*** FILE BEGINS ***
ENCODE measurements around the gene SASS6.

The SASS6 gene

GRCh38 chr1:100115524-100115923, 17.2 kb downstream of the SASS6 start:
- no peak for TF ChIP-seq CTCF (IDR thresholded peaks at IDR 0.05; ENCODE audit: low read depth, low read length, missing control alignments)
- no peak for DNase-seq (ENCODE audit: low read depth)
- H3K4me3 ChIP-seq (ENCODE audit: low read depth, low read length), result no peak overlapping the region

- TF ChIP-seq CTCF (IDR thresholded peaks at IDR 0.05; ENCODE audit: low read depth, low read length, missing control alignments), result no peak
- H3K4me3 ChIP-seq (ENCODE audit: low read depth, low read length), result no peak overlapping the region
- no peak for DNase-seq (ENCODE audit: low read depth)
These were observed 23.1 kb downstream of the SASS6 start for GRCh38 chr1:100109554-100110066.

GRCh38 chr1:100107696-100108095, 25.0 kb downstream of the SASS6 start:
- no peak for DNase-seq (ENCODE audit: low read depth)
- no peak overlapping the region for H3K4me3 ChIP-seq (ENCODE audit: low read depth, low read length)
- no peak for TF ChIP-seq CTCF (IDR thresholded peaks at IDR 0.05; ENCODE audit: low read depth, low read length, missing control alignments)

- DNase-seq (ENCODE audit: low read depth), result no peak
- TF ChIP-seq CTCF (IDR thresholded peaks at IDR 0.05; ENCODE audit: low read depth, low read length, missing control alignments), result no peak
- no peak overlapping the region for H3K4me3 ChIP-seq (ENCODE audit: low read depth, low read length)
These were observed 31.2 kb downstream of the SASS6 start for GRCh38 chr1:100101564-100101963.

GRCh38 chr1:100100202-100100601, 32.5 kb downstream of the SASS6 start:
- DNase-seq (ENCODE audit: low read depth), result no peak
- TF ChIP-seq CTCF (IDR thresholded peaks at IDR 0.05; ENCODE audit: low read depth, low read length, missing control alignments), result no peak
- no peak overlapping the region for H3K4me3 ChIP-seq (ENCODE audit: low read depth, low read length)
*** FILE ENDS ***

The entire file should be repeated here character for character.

ENCODE measurements around the gene SASS6.

The SASS6 gene

GRCh38 chr1:100115524-100115923, 17.2 kb downstream of the SASS6 start:
- no peak for TF ChIP-seq CTCF (IDR thresholded peaks at IDR 0.05; ENCODE audit: low read depth, low read length, missing control alignments)
- no peak for DNase-seq (ENCODE audit: low read depth)
- H3K4me3 ChIP-seq (ENCODE audit: low read depth, low read length), result no peak overlapping the region

- TF ChIP-seq CTCF (IDR thresholded peaks at IDR 0.05; ENCODE audit: low read depth, low read length, missing control alignments), result no peak
- H3K4me3 ChIP-seq (ENCODE audit: low read depth, low read length), result no peak overlapping the region
- no peak for DNase-seq (ENCODE audit: low read depth)
These were observed 23.1 kb downstream of the SASS6 start for GRCh38 chr1:100109554-100110066.

GRCh38 chr1:100107696-100108095, 25.0 kb downstream of the SASS6 start:
- no peak for DNase-seq (ENCODE audit: low read depth)
- no peak overlapping the region for H3K4me3 ChIP-seq (ENCODE audit: low read depth, low read length)
- no peak for TF ChIP-seq CTCF (IDR thresholded peaks at IDR 0.05; ENCODE audit: low read depth, low read length, missing control alignments)

- DNase-seq (ENCODE audit: low read depth), result no peak
- TF ChIP-seq CTCF (IDR thresholded peaks at IDR 0.05; ENCODE audit: low read depth, low read length, missing control alignments), result no peak
- no peak overlapping the region for H3K4me3 ChIP-seq (ENCODE audit: low read depth, low read length)
These were observed 31.2 kb downstream of the SASS6 start for GRCh38 chr1:100101564-100101963.

GRCh38 chr1:100100202-100100601, 32.5 kb downstream of the SASS6 start:
- DNase-seq (ENCODE audit: low read depth), result no peak
- TF ChIP-seq CTCF (IDR thresholded peaks at IDR 0.05; ENCODE audit: low read depth, low read length, missing control alignments), result no peak
- no peak overlapping the region for H3K4me3 ChIP-seq (ENCODE audit: low read depth, low read length)